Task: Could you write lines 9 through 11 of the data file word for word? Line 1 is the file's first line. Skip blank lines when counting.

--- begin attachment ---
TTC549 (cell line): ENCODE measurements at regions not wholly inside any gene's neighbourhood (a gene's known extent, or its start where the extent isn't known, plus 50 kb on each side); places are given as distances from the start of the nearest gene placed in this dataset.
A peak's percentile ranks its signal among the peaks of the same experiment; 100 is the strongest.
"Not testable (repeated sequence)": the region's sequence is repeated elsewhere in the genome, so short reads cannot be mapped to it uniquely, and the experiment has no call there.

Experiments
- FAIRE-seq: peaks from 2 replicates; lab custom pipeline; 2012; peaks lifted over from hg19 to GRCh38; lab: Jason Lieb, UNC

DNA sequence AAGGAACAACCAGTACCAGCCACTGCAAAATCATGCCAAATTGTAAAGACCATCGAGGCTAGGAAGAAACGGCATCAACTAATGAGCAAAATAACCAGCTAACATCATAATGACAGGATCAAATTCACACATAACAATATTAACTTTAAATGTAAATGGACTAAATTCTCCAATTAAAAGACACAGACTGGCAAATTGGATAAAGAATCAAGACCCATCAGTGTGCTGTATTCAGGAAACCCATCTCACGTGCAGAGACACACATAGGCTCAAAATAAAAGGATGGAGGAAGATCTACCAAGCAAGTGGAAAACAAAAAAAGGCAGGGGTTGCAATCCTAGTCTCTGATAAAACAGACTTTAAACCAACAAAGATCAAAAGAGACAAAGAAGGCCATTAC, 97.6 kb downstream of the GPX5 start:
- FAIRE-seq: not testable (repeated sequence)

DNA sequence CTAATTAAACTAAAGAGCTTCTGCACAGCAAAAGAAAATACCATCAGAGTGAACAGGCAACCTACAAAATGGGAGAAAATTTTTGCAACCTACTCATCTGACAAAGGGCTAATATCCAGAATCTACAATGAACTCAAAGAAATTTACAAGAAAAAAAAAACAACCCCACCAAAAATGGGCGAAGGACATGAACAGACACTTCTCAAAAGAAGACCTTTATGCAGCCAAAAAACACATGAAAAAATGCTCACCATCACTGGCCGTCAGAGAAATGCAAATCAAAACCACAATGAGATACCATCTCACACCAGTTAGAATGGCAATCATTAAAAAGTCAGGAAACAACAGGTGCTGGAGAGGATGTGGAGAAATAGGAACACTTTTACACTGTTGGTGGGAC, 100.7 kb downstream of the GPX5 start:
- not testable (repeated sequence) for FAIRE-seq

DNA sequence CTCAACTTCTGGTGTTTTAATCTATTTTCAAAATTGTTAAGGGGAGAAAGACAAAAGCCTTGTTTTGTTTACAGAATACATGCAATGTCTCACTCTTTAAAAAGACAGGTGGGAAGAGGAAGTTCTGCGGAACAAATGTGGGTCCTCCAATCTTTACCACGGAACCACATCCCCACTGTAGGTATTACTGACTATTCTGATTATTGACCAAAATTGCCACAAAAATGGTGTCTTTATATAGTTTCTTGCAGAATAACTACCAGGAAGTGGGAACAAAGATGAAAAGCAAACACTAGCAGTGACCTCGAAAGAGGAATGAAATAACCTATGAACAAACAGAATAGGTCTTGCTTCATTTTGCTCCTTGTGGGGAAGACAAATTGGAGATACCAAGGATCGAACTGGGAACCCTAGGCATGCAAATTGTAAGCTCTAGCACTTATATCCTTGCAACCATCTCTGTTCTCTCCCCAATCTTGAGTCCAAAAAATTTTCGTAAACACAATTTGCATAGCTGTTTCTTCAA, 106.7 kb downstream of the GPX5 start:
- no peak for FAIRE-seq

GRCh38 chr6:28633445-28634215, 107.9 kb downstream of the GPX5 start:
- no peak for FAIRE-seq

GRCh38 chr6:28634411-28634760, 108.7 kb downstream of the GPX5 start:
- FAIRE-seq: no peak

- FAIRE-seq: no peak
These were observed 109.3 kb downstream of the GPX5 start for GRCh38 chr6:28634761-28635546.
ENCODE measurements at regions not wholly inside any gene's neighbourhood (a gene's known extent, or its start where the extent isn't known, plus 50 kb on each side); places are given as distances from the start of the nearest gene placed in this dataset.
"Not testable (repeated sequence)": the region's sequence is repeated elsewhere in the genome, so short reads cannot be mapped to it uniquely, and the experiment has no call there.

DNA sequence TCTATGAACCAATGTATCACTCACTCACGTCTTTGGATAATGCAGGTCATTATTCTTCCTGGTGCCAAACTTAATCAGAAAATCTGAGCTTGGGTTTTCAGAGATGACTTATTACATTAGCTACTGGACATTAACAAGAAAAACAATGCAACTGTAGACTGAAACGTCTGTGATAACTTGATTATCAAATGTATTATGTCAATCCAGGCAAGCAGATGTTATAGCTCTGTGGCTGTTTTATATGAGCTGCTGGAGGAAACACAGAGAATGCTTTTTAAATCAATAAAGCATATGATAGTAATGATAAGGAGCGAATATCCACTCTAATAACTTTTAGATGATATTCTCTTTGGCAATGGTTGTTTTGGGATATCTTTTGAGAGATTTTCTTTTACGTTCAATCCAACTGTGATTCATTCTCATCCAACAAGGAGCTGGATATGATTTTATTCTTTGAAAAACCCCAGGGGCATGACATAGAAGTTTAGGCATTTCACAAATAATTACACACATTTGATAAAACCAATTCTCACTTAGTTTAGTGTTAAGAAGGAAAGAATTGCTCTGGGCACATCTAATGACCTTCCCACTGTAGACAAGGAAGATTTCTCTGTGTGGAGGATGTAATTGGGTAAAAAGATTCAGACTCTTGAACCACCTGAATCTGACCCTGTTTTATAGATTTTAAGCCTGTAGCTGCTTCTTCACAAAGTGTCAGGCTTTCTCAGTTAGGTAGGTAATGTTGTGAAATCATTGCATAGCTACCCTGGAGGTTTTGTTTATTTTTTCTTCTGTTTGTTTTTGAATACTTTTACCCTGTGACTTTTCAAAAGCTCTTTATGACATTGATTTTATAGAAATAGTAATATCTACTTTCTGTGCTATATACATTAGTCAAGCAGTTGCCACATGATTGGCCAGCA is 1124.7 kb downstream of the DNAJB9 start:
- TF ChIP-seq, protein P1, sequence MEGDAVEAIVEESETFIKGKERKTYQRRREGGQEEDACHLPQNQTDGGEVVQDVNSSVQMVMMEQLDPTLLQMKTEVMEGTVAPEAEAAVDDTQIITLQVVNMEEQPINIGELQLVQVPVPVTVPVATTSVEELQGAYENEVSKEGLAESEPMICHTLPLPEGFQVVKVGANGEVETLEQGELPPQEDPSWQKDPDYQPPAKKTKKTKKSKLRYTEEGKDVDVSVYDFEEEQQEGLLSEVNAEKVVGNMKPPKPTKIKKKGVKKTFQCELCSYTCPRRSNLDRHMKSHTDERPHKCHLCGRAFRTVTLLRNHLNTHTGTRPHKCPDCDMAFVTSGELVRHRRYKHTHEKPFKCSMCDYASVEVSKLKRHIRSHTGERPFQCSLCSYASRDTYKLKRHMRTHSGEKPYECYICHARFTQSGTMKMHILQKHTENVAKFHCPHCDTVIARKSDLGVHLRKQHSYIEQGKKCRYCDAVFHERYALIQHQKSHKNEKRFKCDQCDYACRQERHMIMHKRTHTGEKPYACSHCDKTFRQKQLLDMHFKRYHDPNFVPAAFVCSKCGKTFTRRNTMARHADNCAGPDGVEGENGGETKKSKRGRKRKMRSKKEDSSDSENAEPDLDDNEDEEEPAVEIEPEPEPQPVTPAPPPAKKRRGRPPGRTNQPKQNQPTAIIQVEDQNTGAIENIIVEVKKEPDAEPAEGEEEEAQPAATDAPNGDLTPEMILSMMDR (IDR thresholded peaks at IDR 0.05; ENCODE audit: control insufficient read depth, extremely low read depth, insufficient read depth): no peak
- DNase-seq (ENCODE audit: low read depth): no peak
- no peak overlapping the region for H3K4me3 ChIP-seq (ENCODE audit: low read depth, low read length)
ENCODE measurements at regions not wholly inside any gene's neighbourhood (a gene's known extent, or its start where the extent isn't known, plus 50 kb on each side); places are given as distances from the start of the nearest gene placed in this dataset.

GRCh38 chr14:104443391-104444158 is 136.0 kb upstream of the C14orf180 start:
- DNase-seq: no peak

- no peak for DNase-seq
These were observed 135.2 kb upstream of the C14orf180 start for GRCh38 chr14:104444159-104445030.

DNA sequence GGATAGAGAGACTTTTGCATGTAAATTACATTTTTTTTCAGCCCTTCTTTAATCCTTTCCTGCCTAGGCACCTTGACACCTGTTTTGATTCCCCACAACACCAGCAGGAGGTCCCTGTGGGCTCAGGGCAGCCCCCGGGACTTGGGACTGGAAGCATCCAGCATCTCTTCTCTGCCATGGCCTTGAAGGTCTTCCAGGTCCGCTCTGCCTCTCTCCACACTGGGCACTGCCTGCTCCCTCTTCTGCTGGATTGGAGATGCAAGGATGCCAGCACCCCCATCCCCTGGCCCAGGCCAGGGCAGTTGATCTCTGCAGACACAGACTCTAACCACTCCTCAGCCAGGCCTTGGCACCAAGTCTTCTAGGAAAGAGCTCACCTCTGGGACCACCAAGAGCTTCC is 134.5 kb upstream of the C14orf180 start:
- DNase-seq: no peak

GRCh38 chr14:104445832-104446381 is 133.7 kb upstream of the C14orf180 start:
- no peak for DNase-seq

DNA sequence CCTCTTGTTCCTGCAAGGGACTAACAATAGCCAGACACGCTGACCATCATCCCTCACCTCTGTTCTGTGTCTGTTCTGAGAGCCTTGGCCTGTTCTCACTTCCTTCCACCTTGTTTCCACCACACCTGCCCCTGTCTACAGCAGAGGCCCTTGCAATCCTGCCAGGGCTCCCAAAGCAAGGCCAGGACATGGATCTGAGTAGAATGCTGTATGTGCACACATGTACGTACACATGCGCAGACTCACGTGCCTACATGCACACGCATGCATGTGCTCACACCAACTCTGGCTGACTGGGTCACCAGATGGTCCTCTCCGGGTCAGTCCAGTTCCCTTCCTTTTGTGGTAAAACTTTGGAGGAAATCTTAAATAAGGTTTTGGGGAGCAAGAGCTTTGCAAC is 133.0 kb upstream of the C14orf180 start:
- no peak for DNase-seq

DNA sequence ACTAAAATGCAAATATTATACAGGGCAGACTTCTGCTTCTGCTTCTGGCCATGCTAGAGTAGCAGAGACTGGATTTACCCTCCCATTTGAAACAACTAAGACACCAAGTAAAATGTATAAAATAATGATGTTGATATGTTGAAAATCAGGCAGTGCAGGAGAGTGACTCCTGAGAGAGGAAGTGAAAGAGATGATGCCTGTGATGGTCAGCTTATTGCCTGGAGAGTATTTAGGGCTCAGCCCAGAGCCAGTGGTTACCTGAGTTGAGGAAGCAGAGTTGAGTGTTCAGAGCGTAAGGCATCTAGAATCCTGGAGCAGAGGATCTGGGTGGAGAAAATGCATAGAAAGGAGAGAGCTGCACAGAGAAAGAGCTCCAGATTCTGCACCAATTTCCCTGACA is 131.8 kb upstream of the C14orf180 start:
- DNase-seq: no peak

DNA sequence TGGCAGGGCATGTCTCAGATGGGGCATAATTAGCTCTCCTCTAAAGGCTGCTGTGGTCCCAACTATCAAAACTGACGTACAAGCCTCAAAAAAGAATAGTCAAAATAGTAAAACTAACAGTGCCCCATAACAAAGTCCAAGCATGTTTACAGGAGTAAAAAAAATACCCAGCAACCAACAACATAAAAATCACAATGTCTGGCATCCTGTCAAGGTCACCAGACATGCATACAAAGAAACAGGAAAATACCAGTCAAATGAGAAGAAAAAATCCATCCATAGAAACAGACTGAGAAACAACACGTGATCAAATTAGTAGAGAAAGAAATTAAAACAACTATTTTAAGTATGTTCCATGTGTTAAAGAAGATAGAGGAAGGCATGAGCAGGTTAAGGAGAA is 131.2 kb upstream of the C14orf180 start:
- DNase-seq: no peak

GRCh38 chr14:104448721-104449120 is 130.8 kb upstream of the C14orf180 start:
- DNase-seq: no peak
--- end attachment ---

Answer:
- not testable (repeated sequence) for FAIRE-seq

DNA sequence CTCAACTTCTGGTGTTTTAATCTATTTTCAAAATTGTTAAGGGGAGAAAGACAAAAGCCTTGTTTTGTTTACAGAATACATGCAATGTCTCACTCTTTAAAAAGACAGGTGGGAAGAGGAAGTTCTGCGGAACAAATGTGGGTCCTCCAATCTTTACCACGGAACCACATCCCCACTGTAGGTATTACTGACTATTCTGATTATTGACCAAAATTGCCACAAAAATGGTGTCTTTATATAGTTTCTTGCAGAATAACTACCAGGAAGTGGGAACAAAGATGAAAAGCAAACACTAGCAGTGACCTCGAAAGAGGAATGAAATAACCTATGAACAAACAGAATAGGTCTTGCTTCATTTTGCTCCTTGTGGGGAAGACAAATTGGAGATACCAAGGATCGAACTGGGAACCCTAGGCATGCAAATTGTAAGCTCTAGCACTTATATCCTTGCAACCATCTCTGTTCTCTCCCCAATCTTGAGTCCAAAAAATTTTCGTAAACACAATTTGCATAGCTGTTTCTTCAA, 106.7 kb downstream of the GPX5 start:
- no peak for FAIRE-seq